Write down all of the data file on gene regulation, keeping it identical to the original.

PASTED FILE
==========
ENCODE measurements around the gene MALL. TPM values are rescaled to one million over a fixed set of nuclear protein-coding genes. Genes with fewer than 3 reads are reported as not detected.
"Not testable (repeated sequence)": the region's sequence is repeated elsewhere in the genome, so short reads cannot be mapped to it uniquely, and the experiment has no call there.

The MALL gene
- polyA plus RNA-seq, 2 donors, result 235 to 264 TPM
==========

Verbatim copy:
ENCODE measurements around the gene MALL. TPM values are rescaled to one million over a fixed set of nuclear protein-coding genes. Genes with fewer than 3 reads are reported as not detected.
"Not testable (repeated sequence)": the region's sequence is repeated elsewhere in the genome, so short reads cannot be mapped to it uniquely, and the experiment has no call there.

The MALL gene
- polyA plus RNA-seq, 2 donors, result 235 to 264 TPM